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I was wondering why you decided to go with an International plan? I understand that Thailand has a highly regulated market, providing consumer protecting, which I believe you do not have with ACS. Can you please comment on this point, as I have also narrowed down to ACS, but reluctant only because of this point.
Good question. When I looked at the plan for myself, I figured that an international insurance plan regulated by a European insurance agency was on par with a Thai plan regulated by a Thai agency: It might be harder to escalate a claim, but I figure the language barrier, available documentation and outcome of potential disputes would be more transparent and predictable.
Since then I talked to a number of people in the industry. From what I gather, the insurance companies and brokers have a great deal of respect for the OIC in Thailand (which is good). However, this also seems to be the case for international insurance companies. I assume the OIC can create a lot of problems for them as well, even if it’s not formally their jurisdiction – they still have to carry out some activities here (e.g. reimbursements, hospital cooperations, claims processing). So it seems in that regard it’s not much of a drawback to go with an international plan.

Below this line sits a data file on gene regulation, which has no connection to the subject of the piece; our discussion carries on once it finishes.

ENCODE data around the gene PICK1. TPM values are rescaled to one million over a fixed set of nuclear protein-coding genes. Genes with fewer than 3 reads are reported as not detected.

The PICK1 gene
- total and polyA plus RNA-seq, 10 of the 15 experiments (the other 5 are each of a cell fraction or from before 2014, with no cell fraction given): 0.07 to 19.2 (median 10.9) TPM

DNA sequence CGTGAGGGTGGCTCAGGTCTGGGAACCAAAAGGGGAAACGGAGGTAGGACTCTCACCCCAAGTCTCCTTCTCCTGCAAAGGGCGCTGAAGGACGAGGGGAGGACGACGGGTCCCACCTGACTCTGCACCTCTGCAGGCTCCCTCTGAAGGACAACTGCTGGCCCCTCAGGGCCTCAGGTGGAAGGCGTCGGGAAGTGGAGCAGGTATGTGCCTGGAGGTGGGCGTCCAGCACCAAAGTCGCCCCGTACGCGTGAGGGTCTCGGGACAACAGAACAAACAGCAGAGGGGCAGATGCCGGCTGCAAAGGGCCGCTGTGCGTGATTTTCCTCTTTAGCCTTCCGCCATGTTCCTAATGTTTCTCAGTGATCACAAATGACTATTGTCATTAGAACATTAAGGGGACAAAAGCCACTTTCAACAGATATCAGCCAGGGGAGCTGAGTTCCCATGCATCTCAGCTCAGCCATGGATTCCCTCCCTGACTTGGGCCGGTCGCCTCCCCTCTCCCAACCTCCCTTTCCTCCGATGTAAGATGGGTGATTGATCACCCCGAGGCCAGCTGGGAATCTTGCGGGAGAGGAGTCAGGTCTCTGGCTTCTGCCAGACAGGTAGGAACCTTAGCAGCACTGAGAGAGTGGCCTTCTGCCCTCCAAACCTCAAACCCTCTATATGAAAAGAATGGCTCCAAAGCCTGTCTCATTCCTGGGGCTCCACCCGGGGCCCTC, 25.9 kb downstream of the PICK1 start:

Another concern I had was that maybe an international plan would be less restricted in hiking their premiums. And indeed, the OIC limits the premium increases of local insurance companies from what I understand. However, that limit is something like 50% every three years … I’m sorry, but limiting premium increases to 50% every three years isn’t exactly a limit. So this doesn’t seem to add much.
All said and done, the issue is fairly technical and the practical impact is hard to judge. It’s a fairly new market with a limited number of disputes and it’s hard to tell what in the end is the best solution. While I also see benefits in having a local plan, I’ve personally opted for an international one, figuring the potential downsides to not be of much relevance in my case.